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Mozilla today launched Firefox 48 for Windows, Mac, Linux, and Android. The browser has gained multi-processor support (finally), enhanced protection against harmful downloads, and media improvements on Android. Support for old OS X versions and Android Gingerbread has been dropped.

Firefox 48 for the desktop is available for download now on, and all existing users should be able to upgrade to it automatically. As always, the Android version is trickling out slowly on Google Play.

Mozilla doesn’t break out the exact numbers for Firefox, though the company does say “half a billion people around the world” use the browser. In other words, it’s a major platform that web developers target — even in a world increasingly dominated by mobile apps.


The biggest highlight by far is the rollout of multi-process support. Mozilla has been building multi-process Firefox support for years as part of the Electrolysis project, and now it’s finally starting to roll it out.


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In fact, work to make the frontend and add-ons support multiple processes began in early 2013. Firefox Nightly gained multi-process support in November 2014.


In Firefox 48, Mozilla is slowly enabling multi-process support, starting with 1 percent of users, and ramping up to nearly half of the Firefox Release channel. To check if you’re in the Electrolysis group, type “about:support” into the URL bar and check to see if it says “1/1 (Enabled by default)” under the Multiprocess Windows line item.

Just like other browser vendors have concluded, Mozilla believes using a separate rendering process lays the foundation for significant performance and security improvements in Firefox. By separating web content and Firefox UI processes, when a webpage is consuming a large part of your computer’s processor and memory, your tabs, buttons, and menus (hopefully) won’t lock up.


Multi-processor support breaks some add-ons, especially those that modify content. As such, Mozilla will be testing multi-process support with add-ons starting in Firefox 49. The intent is to make it the default for all Firefox users in the first half of 2017. In the meantime, the company is asking add-on developers to check whether their add-on will likely be affected and to test it.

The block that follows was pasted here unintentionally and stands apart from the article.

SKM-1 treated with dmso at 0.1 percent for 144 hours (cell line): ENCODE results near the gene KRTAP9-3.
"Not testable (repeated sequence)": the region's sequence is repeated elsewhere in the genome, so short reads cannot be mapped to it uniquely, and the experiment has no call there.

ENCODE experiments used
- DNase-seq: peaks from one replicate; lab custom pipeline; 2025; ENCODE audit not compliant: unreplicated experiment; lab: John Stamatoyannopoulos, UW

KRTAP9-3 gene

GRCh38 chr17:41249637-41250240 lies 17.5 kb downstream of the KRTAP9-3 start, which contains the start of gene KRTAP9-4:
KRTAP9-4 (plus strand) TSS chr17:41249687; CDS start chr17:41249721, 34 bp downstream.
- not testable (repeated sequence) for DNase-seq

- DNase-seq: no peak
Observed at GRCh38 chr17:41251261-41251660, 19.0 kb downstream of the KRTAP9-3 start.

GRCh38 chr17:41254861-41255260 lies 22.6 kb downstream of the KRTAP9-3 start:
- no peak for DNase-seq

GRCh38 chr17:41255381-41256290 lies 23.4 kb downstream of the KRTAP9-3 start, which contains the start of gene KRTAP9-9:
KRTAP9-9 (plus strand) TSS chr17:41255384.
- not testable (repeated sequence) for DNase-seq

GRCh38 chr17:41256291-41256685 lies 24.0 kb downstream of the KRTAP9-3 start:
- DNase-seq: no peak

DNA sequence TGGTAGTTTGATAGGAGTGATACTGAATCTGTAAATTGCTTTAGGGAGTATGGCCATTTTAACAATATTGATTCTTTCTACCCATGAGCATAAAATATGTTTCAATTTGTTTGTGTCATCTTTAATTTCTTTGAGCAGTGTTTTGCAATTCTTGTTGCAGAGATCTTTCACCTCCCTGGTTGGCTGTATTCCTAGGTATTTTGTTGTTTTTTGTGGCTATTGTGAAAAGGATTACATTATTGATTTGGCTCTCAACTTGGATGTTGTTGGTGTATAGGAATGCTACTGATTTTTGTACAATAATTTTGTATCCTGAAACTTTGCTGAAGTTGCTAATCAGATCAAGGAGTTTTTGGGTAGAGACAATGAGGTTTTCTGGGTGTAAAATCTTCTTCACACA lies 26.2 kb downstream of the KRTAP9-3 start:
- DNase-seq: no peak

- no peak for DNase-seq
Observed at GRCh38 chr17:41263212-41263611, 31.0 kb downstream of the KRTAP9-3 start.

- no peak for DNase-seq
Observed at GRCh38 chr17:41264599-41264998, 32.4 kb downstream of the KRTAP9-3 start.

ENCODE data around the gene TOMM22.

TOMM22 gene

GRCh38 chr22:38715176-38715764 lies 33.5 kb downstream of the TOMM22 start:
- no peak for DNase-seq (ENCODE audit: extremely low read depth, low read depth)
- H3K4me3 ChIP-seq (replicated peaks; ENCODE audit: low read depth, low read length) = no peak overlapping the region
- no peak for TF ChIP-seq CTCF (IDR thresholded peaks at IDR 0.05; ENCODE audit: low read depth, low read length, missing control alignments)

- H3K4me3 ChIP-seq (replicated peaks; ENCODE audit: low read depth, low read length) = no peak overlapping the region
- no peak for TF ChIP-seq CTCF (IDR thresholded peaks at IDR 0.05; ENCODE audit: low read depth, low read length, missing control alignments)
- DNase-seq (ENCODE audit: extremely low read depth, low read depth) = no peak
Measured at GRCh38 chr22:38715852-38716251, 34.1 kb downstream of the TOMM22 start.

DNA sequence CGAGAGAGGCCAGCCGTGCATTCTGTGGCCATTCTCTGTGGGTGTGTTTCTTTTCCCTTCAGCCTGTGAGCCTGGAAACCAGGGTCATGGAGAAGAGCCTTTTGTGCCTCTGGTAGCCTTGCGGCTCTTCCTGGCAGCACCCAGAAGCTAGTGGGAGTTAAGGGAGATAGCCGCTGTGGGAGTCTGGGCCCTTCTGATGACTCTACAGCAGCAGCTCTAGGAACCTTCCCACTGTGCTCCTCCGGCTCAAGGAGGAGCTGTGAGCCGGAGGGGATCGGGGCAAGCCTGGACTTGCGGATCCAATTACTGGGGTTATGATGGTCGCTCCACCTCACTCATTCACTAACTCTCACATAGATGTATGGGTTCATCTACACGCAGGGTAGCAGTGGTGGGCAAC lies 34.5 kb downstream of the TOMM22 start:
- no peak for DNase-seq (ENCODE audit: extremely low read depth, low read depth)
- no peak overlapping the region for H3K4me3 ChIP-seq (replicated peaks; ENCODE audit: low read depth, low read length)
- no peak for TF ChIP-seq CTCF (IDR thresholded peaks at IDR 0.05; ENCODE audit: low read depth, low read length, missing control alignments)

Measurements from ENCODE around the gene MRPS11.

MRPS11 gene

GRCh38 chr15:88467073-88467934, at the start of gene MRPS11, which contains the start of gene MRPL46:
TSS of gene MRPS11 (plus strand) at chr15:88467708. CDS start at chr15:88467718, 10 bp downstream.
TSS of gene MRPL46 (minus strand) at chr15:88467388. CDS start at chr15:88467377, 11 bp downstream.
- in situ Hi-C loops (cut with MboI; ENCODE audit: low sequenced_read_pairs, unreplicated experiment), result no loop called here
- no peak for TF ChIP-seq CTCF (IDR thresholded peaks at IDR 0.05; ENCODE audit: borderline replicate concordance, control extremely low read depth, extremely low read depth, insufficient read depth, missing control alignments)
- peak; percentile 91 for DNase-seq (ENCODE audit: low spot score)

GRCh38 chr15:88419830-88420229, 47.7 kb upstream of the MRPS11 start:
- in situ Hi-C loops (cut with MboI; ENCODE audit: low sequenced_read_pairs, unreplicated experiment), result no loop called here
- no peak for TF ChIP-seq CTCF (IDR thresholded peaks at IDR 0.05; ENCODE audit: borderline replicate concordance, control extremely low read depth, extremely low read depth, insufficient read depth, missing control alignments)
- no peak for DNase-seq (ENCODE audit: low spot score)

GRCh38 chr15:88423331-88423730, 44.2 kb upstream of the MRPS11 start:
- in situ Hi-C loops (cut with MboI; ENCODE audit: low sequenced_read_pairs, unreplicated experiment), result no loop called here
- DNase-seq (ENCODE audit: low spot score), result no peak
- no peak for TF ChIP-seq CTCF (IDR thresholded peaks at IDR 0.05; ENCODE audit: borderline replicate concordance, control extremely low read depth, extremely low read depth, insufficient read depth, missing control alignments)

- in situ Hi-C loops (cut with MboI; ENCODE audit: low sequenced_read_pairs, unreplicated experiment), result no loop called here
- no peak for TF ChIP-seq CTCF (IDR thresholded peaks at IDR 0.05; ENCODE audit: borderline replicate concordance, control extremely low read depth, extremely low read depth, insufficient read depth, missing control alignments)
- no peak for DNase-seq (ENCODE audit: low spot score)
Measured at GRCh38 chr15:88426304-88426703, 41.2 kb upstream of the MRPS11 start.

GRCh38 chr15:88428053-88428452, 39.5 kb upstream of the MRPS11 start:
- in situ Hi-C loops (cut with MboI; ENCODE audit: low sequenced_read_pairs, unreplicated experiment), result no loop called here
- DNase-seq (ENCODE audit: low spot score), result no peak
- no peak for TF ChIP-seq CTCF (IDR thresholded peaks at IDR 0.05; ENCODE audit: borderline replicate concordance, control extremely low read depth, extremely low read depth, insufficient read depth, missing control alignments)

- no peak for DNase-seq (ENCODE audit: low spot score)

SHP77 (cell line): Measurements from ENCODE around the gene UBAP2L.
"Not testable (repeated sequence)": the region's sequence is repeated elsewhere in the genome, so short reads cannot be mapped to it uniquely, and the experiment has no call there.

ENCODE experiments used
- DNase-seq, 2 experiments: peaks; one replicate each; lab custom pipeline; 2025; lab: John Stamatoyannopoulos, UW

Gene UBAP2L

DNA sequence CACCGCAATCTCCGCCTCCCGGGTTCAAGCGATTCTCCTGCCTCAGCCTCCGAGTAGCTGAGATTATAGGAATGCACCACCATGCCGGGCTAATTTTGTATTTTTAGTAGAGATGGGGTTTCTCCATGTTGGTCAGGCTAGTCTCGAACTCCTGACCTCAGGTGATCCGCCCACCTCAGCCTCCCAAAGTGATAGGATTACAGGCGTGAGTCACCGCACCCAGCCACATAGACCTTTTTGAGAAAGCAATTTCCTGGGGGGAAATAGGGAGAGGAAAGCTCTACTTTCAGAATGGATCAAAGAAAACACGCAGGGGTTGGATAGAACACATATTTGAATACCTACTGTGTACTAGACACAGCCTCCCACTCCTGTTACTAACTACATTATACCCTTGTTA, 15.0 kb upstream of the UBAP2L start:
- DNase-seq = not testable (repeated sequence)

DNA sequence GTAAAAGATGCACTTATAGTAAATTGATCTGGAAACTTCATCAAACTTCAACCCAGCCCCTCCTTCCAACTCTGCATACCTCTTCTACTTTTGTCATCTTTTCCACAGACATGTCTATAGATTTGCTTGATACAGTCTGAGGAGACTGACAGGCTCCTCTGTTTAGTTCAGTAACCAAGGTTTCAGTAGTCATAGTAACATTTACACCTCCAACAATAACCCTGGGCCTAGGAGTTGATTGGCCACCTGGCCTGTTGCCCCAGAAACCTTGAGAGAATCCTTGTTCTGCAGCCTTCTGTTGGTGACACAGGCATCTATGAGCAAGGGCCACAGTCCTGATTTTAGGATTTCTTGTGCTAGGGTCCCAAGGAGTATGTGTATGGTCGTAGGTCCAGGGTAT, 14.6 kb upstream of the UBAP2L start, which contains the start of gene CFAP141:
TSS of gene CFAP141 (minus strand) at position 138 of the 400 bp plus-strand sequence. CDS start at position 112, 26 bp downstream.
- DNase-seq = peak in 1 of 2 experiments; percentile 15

Speaking of add-ons, Firefox 48 also makes extension signing mandatory. Add-ons that have not been verified and signed by Mozilla will simply not load.

With the release of Firefox 40 in August 2015, Mozilla kicked off its plan to require that all Firefox add-ons are certified, regardless of where they are hosted. Digital signing will be done through

The main reason is security, Mozilla has previously explained:

We currently use a blocklisting mechanism to defend against malicious add-ons, but additional measures are needed to better protect our users as some add-on developers have adapted to work around blocklisting. Blocklisting is also reactive: users can be harmed by dangerous add-ons that are installed until they are identified and blocked.

In the same vein of security, Firefox 48 drops support for OS X 10.6 Snow Leopard, OS X 10.7 Lion, and OS X 10.8 Mountain Lion. If Apple hasn’t convinced you to upgrade your Mac, Mozilla is giving you a nudge.

Also in Firefox 48, WebExtensions are now considered stable. With mandatory signing and by moving to WebExtensions, Mozilla is hoping the review process for add-ons will be much faster.


Next up, Mozilla has tweaked the browser design to make “the awesome bar even more awesome.” When you enter a new query, you’ll see more suggestions than before (as shown above), a wider view of your suggestions across the screen, and icons when a suggestion is recommending a site that is already in your bookmarks or open tabs.


The Discovery Pane at about:addons has been redesigned with cleaner images and text. The goal is to simplify installation for featured add-ons to just one click.

Last but certainly not least, Firefox 48 includes security improvements that enhance download protection. This is based on Google’s Safe Browsing service, which provides lists of URLs that contain malware or phishing content to Chrome, Firefox, and Safari browsers, as well as to Internet Service Providers (ISPs).

Thanks to Google, Firefox 48 now has protection against two additional kinds of downloads: potentially unwanted software and uncommon downloads.

The former is for software that makes unexpected changes to your computer, collects your personal information without your consent, and uses techniques to make it difficult to uninstall. The latter covers downloads that may not be malicious or unwanted but that are simply not commonly downloaded, letting users know this may not be the download they think it is.

Mozilla has also tweaked Firefox’s user interface to make it easier for users to notice and understand warnings for these downloads:


There are also new options in Firefox’s settings for users who want to tweak these warnings:

  • Block dangerous and deceptive content: This enables warnings when visiting pages which contain malware or deceptive content. It is required by the rest of the Safe Browsing functionality.